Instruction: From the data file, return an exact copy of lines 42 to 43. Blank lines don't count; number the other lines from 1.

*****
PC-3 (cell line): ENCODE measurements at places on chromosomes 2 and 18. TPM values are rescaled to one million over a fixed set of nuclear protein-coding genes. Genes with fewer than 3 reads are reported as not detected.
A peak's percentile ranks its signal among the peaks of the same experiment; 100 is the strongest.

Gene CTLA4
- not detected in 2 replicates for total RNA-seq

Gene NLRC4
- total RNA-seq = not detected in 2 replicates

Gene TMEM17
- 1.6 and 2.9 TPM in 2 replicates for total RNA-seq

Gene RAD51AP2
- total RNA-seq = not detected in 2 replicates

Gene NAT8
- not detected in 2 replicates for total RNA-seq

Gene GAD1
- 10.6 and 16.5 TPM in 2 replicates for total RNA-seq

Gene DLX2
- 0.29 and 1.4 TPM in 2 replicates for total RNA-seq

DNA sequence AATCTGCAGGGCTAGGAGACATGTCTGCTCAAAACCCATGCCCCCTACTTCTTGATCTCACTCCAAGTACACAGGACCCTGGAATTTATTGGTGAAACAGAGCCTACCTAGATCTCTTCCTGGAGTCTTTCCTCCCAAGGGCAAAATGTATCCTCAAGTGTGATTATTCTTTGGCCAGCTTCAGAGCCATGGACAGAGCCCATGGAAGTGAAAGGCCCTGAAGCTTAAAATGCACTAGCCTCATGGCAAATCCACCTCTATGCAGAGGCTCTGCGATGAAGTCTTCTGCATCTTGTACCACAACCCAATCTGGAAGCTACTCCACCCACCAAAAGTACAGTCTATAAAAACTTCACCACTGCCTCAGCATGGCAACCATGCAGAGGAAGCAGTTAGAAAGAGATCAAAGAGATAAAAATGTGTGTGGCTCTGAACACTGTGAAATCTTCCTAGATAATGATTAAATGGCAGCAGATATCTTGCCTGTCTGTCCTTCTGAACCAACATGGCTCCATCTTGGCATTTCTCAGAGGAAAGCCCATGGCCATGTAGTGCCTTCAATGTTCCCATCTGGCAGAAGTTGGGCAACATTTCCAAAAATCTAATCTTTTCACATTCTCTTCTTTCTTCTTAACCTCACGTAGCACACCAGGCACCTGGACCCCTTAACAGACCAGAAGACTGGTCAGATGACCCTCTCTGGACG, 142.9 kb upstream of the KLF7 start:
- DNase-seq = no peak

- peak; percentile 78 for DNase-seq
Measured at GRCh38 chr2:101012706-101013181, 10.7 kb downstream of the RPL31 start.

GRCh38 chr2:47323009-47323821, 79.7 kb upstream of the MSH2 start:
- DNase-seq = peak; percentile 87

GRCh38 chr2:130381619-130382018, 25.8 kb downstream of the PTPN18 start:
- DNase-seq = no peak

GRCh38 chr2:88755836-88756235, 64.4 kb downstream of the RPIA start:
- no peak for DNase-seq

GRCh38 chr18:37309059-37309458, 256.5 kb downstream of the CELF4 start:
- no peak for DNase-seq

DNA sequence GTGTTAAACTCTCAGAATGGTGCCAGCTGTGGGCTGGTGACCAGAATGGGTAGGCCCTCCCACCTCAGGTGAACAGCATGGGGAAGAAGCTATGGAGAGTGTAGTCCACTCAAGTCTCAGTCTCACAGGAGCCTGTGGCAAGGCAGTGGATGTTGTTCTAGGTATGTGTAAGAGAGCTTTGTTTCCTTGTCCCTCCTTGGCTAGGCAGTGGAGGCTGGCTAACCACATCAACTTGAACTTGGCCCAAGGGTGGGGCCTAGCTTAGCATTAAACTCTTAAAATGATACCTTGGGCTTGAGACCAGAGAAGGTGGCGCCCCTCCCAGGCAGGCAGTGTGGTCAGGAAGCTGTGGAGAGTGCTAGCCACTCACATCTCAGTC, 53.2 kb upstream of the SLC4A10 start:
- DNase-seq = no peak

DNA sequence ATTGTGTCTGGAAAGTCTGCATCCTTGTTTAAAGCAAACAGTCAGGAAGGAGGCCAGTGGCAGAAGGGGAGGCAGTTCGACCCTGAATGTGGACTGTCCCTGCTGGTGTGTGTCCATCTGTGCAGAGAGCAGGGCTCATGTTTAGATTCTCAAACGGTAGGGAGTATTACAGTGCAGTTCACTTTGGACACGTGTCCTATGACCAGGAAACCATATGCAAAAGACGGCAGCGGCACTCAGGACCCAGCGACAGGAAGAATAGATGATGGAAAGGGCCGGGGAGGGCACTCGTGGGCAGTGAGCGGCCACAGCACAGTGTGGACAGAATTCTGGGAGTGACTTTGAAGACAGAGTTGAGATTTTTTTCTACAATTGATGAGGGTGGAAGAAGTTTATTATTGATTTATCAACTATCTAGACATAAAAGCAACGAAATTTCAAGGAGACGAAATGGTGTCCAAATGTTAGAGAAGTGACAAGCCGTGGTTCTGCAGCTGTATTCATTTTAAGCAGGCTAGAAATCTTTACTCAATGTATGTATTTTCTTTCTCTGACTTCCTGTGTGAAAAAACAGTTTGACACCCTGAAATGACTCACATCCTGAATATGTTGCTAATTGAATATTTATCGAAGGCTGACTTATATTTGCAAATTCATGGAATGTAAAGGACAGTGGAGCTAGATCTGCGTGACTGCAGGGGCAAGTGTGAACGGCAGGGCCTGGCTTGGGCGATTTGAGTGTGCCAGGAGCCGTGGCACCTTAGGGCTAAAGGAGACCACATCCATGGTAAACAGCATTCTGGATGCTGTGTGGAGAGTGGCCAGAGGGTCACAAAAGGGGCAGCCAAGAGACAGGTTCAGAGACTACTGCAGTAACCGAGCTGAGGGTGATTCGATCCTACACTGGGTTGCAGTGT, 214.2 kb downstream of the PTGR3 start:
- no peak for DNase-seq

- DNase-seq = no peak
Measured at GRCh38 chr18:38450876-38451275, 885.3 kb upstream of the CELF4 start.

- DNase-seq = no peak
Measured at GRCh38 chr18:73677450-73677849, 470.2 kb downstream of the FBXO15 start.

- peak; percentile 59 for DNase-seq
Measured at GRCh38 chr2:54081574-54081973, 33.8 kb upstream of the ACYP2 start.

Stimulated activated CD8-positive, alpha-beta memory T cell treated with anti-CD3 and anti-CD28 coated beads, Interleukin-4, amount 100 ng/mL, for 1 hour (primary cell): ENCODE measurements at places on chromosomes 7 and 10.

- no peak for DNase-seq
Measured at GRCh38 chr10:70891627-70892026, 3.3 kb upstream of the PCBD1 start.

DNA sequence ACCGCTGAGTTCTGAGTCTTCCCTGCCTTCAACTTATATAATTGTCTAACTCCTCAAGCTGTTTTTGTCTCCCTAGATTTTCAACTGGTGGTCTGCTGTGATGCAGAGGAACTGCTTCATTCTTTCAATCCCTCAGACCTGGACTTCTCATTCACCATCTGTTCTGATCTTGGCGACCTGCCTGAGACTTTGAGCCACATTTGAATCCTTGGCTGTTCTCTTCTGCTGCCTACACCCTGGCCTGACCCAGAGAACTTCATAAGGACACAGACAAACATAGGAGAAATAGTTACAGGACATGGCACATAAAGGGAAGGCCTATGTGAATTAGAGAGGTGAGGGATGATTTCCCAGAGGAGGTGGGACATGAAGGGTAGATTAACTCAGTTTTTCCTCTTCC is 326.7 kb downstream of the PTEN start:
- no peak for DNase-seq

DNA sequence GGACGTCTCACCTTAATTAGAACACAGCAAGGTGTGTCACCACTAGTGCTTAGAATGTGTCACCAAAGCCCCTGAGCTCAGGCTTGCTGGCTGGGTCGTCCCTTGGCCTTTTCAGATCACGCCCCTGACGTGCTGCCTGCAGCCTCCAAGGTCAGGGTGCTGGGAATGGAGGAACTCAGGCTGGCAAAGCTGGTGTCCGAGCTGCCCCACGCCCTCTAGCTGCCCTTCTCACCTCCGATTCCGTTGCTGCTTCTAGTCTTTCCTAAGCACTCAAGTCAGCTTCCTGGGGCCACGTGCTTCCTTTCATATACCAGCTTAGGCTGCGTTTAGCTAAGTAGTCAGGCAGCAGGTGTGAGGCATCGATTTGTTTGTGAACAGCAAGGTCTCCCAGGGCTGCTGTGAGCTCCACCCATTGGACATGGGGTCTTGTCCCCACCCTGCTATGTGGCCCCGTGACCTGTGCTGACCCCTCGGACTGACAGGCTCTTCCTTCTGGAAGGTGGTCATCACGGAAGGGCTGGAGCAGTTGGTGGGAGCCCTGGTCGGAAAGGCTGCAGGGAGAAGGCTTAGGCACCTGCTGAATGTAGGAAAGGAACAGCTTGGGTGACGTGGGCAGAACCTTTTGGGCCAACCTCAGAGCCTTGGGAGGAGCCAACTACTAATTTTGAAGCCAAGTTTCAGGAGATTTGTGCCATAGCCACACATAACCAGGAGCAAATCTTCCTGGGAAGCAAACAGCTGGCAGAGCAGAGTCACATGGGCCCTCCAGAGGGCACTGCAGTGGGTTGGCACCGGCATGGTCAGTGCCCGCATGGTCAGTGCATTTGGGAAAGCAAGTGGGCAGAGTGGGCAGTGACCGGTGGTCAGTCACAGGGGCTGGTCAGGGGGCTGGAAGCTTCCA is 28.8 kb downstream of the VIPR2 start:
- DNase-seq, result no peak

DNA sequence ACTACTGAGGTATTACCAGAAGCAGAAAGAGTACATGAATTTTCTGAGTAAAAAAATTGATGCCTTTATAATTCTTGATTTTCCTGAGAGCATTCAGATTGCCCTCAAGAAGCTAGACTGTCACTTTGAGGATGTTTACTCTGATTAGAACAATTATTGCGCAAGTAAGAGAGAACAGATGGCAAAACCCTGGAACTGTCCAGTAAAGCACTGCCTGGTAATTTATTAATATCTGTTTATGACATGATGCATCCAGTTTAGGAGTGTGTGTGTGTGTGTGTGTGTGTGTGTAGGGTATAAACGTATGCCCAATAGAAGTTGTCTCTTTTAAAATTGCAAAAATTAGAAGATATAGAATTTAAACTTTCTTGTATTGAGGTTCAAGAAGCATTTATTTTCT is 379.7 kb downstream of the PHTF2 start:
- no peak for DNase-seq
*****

DNA sequence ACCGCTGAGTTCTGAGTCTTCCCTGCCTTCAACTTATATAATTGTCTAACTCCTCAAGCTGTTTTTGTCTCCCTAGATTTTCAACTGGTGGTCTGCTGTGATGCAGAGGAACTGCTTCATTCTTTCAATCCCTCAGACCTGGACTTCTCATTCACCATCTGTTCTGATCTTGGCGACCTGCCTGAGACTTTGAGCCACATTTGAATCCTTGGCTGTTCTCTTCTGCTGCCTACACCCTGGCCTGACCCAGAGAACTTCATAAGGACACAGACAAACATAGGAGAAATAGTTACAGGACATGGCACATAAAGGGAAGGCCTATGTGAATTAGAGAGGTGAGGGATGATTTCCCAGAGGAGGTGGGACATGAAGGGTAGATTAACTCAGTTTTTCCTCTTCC is 326.7 kb downstream of the PTEN start:
- no peak for DNase-seq